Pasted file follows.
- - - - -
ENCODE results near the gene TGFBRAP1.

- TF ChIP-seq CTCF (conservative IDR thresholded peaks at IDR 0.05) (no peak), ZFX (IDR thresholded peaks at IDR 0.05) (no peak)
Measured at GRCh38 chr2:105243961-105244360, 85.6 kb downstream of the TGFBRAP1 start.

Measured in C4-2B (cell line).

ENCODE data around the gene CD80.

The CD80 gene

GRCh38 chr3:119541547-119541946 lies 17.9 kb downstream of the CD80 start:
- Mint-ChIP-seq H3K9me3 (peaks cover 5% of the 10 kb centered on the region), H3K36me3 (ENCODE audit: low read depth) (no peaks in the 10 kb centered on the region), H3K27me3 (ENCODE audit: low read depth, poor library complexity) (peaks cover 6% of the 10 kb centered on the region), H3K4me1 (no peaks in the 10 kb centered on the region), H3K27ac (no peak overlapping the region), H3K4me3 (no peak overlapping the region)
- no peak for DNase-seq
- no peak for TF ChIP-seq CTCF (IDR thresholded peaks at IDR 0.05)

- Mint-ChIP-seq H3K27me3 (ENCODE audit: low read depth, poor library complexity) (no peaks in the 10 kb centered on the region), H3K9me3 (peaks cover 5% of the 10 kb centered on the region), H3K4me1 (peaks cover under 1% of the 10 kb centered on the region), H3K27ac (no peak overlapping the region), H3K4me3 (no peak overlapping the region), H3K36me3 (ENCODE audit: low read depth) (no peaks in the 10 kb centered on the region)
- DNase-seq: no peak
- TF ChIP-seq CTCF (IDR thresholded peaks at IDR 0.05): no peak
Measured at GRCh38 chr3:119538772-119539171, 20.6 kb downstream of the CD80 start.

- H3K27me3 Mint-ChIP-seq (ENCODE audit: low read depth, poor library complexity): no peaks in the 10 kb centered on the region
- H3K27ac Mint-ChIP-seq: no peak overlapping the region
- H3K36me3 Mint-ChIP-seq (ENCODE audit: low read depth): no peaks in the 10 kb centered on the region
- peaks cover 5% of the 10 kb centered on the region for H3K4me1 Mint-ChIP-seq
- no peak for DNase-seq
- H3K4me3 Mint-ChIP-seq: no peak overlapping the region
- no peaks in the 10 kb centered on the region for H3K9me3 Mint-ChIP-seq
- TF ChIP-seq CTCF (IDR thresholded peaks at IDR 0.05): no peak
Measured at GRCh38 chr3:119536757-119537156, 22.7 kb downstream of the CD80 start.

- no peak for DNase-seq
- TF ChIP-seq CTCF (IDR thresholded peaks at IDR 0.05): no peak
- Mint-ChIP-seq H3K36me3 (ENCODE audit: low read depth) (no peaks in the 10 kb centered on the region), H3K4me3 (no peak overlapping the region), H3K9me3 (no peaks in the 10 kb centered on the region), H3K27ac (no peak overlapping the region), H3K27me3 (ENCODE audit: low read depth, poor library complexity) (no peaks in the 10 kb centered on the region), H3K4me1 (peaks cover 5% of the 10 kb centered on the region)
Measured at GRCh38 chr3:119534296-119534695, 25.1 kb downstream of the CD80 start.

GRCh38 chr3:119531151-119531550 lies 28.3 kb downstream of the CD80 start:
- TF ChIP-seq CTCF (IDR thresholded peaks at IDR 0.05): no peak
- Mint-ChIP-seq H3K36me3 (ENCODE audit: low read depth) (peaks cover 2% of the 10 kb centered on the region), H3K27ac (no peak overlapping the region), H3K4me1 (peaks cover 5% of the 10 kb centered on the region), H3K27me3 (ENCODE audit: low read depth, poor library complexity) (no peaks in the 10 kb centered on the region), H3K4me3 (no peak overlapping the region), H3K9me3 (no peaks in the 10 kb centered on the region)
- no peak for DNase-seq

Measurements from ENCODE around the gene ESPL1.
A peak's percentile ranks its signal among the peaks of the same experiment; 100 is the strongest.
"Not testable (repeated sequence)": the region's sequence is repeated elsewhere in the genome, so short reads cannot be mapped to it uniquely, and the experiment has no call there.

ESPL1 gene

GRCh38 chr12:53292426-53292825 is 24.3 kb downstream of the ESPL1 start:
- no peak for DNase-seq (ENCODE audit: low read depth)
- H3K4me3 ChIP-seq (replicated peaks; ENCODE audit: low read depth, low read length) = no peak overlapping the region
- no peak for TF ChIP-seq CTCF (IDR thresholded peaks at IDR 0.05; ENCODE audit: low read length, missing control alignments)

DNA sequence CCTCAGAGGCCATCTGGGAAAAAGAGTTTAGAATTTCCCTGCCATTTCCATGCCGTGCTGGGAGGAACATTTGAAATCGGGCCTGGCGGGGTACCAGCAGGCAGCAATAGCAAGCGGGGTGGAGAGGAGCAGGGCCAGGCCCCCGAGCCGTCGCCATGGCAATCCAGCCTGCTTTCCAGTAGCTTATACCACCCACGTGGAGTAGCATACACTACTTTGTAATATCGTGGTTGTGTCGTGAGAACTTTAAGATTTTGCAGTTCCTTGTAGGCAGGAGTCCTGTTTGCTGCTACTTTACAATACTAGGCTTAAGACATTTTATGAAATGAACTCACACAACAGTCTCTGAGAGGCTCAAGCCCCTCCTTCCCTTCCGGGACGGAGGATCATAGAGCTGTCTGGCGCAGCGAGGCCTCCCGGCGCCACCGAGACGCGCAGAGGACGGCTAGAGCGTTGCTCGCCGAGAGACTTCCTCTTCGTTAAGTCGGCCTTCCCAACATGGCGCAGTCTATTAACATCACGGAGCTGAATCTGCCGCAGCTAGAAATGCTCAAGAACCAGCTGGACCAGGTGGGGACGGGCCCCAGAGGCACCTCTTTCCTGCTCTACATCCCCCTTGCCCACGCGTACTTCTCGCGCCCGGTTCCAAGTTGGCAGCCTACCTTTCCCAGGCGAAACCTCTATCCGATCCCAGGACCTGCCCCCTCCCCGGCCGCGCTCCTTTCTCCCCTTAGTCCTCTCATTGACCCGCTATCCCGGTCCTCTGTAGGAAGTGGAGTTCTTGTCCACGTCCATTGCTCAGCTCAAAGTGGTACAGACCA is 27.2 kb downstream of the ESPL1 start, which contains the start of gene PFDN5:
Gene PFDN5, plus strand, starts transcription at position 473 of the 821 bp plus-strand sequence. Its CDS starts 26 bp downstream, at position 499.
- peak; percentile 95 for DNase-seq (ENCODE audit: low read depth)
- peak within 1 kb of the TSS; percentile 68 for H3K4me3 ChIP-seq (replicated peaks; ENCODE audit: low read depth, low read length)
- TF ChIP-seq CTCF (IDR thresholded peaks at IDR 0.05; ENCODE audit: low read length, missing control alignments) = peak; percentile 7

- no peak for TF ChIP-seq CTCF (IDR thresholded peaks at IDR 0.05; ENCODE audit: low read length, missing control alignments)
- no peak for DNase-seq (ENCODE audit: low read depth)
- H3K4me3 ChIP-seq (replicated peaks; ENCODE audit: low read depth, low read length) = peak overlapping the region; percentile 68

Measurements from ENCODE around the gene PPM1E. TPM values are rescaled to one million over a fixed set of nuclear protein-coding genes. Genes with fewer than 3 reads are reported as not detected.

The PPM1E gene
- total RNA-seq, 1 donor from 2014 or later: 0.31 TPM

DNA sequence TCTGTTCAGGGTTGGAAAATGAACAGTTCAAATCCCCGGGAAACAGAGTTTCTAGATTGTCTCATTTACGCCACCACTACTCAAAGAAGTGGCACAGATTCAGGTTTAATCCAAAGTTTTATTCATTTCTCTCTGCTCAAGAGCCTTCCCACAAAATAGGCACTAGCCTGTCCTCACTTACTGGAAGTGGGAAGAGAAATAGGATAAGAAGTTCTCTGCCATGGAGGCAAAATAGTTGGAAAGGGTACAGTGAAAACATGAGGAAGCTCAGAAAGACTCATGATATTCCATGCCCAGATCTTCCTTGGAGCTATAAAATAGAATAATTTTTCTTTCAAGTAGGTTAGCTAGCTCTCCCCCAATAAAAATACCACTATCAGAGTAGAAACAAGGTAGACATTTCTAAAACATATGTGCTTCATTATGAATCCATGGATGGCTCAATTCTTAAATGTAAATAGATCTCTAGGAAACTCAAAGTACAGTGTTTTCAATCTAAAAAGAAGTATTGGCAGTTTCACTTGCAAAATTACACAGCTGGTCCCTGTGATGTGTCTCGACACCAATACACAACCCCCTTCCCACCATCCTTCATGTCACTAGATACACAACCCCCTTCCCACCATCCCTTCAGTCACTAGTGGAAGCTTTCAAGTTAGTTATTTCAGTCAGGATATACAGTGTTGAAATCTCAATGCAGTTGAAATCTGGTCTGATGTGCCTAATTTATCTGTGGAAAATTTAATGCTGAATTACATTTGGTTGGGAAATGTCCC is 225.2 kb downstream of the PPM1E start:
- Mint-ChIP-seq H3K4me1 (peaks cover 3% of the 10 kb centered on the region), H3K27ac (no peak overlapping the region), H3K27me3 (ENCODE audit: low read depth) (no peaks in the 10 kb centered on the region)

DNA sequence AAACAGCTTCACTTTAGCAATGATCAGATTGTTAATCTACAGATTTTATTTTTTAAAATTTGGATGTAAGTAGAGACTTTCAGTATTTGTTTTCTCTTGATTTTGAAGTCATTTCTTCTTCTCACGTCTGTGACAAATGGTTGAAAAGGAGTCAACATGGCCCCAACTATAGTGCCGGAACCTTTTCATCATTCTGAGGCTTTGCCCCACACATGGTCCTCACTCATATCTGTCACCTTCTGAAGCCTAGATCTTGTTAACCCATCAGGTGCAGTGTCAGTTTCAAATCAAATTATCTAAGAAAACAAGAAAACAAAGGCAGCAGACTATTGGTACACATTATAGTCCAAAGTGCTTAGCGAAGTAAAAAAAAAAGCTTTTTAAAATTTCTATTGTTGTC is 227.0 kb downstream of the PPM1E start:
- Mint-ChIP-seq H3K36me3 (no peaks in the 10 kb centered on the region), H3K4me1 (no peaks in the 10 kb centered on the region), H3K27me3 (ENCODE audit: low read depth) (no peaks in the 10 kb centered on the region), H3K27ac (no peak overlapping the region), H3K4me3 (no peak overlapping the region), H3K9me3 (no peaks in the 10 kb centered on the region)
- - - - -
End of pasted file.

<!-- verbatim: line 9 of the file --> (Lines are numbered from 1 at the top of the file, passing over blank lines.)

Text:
- no peak for DNase-seq